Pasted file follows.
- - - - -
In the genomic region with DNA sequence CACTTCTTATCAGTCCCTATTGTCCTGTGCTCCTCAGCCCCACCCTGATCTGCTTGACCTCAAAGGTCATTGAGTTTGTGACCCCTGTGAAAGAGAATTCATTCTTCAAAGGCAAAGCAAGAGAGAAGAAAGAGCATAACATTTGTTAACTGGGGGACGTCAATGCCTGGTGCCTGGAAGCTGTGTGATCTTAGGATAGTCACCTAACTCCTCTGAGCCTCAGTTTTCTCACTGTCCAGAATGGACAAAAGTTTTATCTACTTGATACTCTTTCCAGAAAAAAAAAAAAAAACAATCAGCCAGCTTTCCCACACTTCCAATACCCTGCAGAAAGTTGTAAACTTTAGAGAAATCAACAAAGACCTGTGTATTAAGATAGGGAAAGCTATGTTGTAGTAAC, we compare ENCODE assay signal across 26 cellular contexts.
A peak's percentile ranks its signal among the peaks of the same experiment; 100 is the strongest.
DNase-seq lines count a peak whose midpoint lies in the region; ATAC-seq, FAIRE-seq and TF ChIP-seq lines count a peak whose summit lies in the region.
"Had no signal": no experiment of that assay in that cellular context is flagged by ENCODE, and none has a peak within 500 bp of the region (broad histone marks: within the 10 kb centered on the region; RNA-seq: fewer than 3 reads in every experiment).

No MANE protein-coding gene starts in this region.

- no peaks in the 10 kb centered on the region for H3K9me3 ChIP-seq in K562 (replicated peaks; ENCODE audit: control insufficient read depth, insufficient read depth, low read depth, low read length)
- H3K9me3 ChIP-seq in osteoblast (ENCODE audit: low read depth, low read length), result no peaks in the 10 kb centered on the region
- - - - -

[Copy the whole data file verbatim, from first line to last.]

In the genomic region with DNA sequence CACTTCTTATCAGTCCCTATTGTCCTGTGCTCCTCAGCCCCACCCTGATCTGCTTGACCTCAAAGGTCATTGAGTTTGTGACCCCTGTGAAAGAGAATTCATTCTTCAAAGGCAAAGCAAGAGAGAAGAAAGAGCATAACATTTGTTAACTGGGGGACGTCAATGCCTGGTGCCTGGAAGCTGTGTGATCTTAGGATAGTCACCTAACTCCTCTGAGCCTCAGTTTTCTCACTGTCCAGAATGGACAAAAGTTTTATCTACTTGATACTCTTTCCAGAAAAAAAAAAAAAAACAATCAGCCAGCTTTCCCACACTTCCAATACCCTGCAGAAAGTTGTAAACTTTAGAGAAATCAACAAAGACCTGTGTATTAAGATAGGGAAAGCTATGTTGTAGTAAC, we compare ENCODE assay signal across 26 cellular contexts.
A peak's percentile ranks its signal among the peaks of the same experiment; 100 is the strongest.
DNase-seq lines count a peak whose midpoint lies in the region; ATAC-seq, FAIRE-seq and TF ChIP-seq lines count a peak whose summit lies in the region.
"Had no signal": no experiment of that assay in that cellular context is flagged by ENCODE, and none has a peak within 500 bp of the region (broad histone marks: within the 10 kb centered on the region; RNA-seq: fewer than 3 reads in every experiment).

No MANE protein-coding gene starts in this region.

- no peaks in the 10 kb centered on the region for H3K9me3 ChIP-seq in K562 (replicated peaks; ENCODE audit: control insufficient read depth, insufficient read depth, low read depth, low read length)
- H3K9me3 ChIP-seq in osteoblast (ENCODE audit: low read depth, low read length), result no peaks in the 10 kb centered on the region